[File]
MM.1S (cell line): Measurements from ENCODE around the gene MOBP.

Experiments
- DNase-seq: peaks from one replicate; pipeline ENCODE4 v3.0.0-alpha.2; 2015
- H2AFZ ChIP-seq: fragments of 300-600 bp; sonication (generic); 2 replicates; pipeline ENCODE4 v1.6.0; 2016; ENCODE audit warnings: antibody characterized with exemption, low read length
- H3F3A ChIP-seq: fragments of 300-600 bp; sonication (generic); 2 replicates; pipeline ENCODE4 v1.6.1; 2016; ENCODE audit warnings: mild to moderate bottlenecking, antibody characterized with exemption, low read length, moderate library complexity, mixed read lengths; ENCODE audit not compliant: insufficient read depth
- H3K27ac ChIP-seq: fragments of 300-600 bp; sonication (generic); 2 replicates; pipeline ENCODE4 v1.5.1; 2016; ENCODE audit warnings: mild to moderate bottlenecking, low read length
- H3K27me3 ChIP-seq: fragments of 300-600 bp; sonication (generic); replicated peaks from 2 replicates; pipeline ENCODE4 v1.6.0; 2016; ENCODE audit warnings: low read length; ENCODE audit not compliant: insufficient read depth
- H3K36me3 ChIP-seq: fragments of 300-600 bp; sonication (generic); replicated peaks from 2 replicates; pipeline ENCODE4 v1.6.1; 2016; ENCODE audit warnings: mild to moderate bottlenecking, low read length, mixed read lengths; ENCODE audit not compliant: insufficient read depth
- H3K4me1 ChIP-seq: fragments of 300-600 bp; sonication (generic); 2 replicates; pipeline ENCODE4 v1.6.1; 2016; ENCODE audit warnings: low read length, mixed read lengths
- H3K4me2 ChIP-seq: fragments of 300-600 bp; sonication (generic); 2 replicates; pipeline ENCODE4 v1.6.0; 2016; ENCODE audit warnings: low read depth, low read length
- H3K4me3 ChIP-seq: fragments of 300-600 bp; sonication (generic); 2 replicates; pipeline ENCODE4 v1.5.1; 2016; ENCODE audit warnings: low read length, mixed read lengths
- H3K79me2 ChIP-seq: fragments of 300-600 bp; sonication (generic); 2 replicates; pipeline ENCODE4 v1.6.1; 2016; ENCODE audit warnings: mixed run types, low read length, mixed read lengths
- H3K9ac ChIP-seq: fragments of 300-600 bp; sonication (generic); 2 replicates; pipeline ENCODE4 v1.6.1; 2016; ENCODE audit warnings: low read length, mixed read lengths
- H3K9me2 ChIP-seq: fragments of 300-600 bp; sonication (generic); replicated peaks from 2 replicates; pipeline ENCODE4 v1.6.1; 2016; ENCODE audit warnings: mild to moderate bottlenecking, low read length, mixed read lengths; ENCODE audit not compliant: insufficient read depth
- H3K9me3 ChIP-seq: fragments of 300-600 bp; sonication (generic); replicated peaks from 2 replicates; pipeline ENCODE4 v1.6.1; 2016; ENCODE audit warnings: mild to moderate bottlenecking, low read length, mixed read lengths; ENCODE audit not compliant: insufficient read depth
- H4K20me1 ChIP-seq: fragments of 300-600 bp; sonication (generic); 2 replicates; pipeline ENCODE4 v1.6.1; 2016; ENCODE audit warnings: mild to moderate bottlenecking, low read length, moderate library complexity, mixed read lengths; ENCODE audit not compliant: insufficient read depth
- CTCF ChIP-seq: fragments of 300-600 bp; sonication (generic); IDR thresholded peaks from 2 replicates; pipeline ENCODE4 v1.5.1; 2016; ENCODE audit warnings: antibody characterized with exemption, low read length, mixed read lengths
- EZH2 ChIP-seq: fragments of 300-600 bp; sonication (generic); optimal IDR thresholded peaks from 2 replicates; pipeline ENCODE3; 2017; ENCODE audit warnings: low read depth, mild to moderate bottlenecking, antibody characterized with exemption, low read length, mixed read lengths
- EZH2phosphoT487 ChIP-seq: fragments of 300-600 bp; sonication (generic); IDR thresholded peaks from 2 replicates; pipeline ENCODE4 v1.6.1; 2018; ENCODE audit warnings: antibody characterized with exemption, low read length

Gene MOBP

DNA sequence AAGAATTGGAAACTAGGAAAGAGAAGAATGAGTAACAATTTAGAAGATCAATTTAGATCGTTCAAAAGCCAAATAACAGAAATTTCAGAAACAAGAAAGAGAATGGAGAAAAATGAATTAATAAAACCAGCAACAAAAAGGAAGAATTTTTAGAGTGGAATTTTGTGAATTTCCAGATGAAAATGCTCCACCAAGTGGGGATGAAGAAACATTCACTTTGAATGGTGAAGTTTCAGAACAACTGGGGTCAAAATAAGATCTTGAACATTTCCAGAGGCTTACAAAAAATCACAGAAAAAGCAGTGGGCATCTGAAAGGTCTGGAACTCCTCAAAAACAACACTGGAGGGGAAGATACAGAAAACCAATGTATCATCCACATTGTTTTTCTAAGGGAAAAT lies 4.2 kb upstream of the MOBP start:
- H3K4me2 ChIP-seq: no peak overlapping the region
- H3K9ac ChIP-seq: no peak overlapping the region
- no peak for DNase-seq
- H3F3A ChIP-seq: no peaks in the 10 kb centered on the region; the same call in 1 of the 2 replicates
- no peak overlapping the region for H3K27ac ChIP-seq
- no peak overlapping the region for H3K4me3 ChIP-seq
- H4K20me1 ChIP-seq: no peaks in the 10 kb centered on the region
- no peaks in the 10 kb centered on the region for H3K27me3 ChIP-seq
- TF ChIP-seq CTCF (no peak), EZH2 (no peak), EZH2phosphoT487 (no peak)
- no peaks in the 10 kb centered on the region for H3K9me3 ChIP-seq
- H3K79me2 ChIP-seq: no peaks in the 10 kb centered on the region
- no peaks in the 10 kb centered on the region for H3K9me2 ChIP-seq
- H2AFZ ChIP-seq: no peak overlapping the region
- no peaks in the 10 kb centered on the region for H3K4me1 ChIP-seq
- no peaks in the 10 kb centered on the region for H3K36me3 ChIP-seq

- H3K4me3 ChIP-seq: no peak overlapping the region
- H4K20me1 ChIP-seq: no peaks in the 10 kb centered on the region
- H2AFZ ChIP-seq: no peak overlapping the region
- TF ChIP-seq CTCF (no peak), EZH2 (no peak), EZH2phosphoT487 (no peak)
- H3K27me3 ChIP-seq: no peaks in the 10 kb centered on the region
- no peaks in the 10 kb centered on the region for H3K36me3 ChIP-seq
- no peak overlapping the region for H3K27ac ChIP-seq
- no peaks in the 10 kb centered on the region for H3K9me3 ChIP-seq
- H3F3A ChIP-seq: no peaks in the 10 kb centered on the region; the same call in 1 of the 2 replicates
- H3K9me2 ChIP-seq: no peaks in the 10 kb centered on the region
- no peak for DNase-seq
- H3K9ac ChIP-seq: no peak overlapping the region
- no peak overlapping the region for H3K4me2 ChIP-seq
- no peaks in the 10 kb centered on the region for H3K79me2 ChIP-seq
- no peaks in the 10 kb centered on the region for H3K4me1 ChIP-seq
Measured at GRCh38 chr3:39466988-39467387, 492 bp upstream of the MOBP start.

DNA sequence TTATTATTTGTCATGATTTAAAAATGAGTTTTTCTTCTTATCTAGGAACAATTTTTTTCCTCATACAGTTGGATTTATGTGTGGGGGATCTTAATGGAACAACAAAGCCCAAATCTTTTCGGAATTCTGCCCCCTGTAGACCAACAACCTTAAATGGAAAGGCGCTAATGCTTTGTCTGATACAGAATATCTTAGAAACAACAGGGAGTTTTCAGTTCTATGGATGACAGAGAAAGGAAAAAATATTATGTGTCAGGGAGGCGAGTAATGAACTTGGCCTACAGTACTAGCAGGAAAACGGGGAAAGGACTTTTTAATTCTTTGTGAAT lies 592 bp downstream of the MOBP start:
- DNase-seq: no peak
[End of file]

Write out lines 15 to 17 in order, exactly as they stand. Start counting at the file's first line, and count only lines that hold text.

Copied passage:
- H3K9me3 ChIP-seq: fragments of 300-600 bp; sonication (generic); replicated peaks from 2 replicates; pipeline ENCODE4 v1.6.1; 2016; ENCODE audit warnings: mild to moderate bottlenecking, low read length, mixed read lengths; ENCODE audit not compliant: insufficient read depth
- H4K20me1 ChIP-seq: fragments of 300-600 bp; sonication (generic); 2 replicates; pipeline ENCODE4 v1.6.1; 2016; ENCODE audit warnings: mild to moderate bottlenecking, low read length, moderate library complexity, mixed read lengths; ENCODE audit not compliant: insufficient read depth
- CTCF ChIP-seq: fragments of 300-600 bp; sonication (generic); IDR thresholded peaks from 2 replicates; pipeline ENCODE4 v1.5.1; 2016; ENCODE audit warnings: antibody characterized with exemption, low read length, mixed read lengths